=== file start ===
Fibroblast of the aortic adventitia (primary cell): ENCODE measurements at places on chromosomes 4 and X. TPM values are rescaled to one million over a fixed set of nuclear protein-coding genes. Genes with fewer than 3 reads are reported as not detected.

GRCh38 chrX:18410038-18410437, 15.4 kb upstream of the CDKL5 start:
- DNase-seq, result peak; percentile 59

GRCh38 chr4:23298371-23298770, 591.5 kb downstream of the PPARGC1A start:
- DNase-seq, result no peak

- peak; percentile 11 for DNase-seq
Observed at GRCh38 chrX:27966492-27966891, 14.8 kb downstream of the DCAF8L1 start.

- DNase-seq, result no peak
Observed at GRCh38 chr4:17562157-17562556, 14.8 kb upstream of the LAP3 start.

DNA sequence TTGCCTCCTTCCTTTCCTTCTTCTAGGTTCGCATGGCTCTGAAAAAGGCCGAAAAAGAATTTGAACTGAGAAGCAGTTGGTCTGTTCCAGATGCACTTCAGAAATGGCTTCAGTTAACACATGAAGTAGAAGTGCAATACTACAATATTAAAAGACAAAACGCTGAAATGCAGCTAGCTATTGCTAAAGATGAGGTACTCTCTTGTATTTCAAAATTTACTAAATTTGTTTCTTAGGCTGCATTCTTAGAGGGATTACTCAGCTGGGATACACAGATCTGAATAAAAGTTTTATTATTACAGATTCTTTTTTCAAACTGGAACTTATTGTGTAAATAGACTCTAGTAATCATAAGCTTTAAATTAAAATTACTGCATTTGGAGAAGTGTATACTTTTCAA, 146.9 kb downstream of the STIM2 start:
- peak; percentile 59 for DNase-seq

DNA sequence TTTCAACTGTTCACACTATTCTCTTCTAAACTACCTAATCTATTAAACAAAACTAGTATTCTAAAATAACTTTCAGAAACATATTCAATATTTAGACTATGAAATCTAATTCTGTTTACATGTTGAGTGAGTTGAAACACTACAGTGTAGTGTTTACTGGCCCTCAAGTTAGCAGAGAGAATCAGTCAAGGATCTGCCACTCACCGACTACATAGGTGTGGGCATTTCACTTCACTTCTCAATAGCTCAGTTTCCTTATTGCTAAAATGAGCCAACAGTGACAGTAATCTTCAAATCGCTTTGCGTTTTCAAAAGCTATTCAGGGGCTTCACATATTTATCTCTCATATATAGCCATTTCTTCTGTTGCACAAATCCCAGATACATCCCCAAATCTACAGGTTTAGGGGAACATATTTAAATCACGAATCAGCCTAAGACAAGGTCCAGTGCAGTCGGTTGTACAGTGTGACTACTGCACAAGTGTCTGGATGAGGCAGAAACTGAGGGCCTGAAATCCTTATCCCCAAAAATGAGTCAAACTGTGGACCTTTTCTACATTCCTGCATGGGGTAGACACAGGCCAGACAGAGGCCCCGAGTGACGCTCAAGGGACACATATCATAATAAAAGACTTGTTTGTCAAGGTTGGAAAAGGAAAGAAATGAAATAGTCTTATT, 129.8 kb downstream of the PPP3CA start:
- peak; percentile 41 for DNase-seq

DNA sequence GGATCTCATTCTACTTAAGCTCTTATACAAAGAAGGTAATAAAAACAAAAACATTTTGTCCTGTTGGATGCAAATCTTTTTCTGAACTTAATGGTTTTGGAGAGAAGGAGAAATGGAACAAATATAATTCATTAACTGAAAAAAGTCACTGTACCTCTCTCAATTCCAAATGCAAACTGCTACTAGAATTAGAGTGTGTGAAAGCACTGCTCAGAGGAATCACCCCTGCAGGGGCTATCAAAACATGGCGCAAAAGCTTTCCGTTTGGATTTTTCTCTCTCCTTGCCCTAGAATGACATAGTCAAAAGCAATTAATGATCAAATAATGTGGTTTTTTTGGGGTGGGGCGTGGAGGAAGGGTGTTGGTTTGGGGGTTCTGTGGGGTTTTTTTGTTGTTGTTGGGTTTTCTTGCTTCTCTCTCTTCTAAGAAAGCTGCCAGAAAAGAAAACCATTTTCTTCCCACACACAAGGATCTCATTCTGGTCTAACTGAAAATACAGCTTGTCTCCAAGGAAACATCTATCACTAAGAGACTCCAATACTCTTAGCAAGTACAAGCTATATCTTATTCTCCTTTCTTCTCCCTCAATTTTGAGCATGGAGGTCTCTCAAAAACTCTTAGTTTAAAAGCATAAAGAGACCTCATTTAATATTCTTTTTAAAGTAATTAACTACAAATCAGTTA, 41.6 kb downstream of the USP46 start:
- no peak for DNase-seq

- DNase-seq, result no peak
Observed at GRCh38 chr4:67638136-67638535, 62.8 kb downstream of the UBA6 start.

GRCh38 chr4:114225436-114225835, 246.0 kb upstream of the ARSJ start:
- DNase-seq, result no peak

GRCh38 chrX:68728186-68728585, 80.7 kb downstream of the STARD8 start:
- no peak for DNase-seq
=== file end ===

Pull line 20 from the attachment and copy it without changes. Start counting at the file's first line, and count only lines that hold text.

GRCh38 chrX:68728186-68728585, 80.7 kb downstream of the STARD8 start: